My former downtown office was adjacent to a pedestrian alley known throughout the city as Alley A. Shops, restaurants, and apartments open up onto the walkway and it’s become a lively pedestrian thoroughfare.
It wasn’t always this appealing. Drainage was a huge problem and the alley became a skating rink during the height of winter. Prior to the historic renovation of the adjacent buildings, the back doors doors were designed for employees only and cars often double parked in the alley for hours at a time.
The property owners came together to commit funds to improving the alley and I gave an impassioned speech to the city council about the benefits of a public-private partnership. The city came on board and alley improvements began. Interestingly enough, one of the main obstacles was that the alley was unnamed and thus no building permits could be issued. “Alley A” was intended as a stop gap but by now the name is far too embedded in the community to change.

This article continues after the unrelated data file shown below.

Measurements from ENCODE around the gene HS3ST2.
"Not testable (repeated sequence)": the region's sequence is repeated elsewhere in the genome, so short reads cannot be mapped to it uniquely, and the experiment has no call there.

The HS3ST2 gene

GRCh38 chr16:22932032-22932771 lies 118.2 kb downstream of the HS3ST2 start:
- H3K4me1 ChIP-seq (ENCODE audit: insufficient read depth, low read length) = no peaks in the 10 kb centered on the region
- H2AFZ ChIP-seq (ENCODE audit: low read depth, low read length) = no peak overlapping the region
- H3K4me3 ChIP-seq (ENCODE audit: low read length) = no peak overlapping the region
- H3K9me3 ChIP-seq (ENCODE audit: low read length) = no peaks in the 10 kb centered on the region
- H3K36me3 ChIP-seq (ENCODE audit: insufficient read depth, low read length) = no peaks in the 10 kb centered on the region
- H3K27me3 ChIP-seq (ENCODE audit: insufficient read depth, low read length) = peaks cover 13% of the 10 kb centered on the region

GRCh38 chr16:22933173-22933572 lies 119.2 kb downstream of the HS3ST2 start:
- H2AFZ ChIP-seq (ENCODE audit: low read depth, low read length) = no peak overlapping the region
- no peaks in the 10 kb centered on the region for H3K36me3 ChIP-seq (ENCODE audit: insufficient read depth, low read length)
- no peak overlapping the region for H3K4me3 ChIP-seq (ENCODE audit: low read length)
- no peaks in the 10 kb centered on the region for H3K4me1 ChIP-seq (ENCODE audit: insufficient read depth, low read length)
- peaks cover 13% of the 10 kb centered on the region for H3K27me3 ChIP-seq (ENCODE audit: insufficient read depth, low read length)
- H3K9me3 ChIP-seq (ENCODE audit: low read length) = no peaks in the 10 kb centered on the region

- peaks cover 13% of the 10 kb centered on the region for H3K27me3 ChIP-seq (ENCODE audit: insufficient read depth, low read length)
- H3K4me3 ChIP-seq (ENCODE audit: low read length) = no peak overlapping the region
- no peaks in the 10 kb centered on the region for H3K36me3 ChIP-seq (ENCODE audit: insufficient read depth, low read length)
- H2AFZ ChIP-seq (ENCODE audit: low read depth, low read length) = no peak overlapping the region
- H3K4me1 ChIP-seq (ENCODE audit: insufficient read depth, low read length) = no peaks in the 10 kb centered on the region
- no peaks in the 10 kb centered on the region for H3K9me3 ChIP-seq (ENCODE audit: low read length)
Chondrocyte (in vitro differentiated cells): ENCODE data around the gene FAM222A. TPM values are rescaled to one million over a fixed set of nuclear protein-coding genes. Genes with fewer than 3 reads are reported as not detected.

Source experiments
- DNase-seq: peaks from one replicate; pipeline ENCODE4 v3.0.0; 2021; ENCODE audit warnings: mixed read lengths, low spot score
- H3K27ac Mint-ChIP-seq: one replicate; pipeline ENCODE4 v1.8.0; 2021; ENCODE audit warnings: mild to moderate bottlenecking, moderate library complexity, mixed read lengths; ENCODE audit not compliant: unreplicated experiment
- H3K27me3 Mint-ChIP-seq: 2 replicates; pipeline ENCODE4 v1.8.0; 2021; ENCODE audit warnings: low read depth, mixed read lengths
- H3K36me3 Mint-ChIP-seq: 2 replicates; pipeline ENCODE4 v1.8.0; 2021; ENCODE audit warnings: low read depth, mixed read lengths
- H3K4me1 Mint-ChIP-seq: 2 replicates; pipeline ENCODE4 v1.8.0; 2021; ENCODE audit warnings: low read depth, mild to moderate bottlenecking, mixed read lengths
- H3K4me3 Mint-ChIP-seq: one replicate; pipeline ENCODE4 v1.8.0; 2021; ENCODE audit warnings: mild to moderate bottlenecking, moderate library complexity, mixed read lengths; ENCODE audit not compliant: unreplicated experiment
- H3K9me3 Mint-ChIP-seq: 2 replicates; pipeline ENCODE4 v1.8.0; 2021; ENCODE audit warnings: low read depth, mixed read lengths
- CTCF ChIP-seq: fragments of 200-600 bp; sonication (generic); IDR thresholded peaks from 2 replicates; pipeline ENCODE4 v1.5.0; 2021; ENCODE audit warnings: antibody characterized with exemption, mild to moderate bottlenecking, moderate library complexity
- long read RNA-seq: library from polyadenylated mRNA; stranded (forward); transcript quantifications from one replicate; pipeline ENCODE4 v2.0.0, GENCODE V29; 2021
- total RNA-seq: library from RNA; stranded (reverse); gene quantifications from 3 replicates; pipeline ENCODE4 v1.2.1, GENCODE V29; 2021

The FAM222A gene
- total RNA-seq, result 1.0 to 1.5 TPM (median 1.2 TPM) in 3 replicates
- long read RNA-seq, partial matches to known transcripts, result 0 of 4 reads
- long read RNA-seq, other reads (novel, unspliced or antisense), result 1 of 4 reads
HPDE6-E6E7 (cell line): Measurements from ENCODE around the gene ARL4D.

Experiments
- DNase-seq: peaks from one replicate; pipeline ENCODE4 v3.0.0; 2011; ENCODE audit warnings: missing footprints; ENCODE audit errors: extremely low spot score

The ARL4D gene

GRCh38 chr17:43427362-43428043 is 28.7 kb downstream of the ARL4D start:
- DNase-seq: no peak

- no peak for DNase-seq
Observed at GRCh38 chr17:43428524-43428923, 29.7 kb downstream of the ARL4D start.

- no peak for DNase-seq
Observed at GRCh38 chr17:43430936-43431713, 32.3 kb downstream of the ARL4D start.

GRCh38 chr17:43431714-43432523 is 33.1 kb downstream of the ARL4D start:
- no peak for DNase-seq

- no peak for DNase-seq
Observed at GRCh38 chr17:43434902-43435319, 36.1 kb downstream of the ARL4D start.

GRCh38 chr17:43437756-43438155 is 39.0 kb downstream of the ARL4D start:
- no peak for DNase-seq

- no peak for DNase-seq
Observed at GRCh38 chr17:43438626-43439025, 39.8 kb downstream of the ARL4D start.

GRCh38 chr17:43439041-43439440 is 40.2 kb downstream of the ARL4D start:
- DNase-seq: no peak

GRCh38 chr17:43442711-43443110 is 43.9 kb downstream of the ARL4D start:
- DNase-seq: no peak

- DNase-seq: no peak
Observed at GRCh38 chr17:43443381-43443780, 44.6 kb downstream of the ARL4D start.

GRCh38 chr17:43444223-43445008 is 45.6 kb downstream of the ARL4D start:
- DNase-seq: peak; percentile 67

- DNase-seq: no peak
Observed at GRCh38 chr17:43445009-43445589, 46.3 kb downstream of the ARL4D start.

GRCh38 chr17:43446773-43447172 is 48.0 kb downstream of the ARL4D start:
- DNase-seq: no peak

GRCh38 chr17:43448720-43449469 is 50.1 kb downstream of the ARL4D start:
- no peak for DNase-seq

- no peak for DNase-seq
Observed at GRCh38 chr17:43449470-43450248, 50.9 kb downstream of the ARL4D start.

On a recent visit to Detroit I was absolutely blown away by an alley lined with art. Not just what you normally consider public art—murals, statues, and so forth—but large canvases suitable for a galley.
Now of course, alleys need to remain fairly utilitarian to handle the necessary city services that simply aren’t appropriate for the front-facing part of the building. Trash containers, recycling bins, telephone and electric wires, and even parking are all better suited outside the back door than the front. On a trip to New York, one of the most surprising sites was the pile of trash blocking the sidewalk outside the restaurant we visited.
The question then becomes how we can make even basic alleys more interesting, even though they are being used for these run-of-the-mill purposes. The goal shouldn’t be a glossed-over, Disneyland version of an alley. The goal should be to create spaces that are both interesting and utilitarian.